Managing Referrals in an Accountable Care System

Written by on August 30, 2013 in Features - No comments

In the United States, about 66 million people live in rural areas or urban neighborhoods with too few primary care doctors or a shortage of primary care in clinics. Estimates indicate that 1 in 5 Americans lacks access to essential primary care and could develop more serious health problems as a result.  Access to specialty care is equally challenging in these communities.

Value based, population focused models of care delivery rely on proactive identification and management of the “highest risk” patients.  These “sickest of the sick” patients need to be accurately attributed to physicians and care teams in order for these care teams to coordinate care across the entire continuum and systematically manage multiple chronic illnesses through use of a common care plan.  This is the definition of true clinical integration and is a challenge in our current system.

Referral management in such a system becomes increasingly important as we work to meet the triple aim goals of delivering the highest quality care at the most efficient cost with great patient satisfaction.  The concepts of accountable care and shared savings imply a coordination of information that enables this success.  Coordination and delivery of timely information are the greatest challenges in making the data “actionable” for providers and patients.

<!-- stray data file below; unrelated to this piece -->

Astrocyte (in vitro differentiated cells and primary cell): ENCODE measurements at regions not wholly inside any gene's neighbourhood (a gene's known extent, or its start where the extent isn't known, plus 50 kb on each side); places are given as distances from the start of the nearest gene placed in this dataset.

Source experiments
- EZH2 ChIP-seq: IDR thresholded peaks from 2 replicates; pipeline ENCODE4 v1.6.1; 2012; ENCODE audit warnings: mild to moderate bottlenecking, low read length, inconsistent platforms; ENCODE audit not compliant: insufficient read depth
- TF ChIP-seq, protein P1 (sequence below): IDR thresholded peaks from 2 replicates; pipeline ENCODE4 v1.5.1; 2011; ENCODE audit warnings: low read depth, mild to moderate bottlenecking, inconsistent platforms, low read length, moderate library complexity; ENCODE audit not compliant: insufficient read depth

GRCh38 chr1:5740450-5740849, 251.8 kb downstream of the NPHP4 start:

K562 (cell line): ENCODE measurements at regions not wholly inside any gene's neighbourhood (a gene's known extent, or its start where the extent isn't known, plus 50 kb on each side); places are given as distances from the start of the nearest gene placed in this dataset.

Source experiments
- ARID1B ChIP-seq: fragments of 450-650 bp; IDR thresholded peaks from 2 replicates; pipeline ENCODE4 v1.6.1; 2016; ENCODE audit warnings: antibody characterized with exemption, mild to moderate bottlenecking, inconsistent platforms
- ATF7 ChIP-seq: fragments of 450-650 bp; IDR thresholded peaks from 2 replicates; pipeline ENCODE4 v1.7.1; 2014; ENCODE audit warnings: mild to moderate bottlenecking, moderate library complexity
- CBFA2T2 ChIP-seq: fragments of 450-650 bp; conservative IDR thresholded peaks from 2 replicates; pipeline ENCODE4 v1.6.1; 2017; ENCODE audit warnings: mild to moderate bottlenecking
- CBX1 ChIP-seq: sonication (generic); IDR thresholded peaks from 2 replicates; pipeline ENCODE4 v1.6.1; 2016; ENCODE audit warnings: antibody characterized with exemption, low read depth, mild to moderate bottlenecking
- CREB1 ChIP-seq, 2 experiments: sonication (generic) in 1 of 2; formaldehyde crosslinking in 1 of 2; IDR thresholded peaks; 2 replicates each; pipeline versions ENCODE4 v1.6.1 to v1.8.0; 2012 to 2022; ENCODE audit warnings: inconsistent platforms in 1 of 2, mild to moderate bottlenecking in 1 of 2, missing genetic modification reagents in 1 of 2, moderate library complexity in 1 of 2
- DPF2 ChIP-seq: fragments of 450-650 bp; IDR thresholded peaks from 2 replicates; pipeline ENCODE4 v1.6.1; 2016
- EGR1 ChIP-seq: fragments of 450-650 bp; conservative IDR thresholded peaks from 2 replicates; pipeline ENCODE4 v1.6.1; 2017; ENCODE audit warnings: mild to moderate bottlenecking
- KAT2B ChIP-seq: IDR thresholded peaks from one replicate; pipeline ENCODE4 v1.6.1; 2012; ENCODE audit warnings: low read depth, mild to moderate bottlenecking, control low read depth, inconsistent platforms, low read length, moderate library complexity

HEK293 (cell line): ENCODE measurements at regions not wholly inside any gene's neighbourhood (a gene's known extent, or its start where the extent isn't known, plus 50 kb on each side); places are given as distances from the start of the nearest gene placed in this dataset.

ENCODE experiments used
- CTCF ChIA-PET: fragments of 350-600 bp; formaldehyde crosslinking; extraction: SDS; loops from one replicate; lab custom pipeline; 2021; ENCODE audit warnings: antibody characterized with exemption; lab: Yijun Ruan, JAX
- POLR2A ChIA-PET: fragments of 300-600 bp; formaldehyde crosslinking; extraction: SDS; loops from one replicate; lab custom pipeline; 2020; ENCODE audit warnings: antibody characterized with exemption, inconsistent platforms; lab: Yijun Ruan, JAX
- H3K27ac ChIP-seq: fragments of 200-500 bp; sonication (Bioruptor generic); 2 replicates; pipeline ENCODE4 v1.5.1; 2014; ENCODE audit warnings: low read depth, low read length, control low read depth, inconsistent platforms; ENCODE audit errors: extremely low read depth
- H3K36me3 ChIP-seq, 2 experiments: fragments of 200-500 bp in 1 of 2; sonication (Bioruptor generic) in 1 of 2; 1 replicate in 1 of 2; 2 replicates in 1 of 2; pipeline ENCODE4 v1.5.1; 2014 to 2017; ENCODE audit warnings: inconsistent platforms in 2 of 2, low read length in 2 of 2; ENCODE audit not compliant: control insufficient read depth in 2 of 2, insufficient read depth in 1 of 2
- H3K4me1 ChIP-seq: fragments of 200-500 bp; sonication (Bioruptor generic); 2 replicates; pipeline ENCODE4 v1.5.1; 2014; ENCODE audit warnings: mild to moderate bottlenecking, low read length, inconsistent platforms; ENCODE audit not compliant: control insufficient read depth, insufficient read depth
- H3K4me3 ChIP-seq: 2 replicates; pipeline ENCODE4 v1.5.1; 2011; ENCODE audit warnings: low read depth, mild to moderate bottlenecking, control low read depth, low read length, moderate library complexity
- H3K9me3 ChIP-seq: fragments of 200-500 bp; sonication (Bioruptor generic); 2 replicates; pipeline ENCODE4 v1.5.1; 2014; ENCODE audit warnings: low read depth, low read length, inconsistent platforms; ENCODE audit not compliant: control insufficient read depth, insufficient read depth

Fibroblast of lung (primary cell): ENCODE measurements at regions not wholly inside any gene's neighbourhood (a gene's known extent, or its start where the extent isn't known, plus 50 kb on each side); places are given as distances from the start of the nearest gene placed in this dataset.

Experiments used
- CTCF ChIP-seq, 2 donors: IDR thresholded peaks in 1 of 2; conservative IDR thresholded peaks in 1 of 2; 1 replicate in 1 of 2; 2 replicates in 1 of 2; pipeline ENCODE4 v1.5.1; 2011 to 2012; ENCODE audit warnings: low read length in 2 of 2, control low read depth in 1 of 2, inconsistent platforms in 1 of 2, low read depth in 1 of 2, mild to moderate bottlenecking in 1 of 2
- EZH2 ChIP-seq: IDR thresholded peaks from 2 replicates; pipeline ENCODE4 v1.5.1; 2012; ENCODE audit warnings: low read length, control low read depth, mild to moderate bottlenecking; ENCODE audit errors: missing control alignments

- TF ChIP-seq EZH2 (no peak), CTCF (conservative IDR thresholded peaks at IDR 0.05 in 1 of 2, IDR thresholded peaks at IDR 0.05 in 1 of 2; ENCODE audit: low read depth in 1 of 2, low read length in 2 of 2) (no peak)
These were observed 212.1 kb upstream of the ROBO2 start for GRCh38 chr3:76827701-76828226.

Some estimate that Accountable Care Organizations could be responsible for managing the 40% of all office visits that are referrals from primary care to specialty practitioners.  Referral systems ideally would include clinical guidelines to ensure that all “pre-work” and screening is done in the primary care setting prior to specialty referral when the care required for the patient exceeds the availability in the primary care office.

Referral management systems must include reciprocal communication from primary care to the specialist, detailing the needs and clinical data for the patient, and back from the specialist to primary care, detailing the results of consultation and treatment.

Coordination and communication regarding clinical outcomes will be critical to payment in the value based world.  Future shared savings models will distribute funds based on adherence to clinical guidelines and provider payments may be based on this adherence as well as meeting or exceeding quality targets.  Meeting the goals of clinical integration will involve coordination and cooperation between specialists and primary care in a new paradigm.


By Lisa P. Shock, MHS, PA-C
President/CEO Utilization Solutions in Healthcare, Inc.


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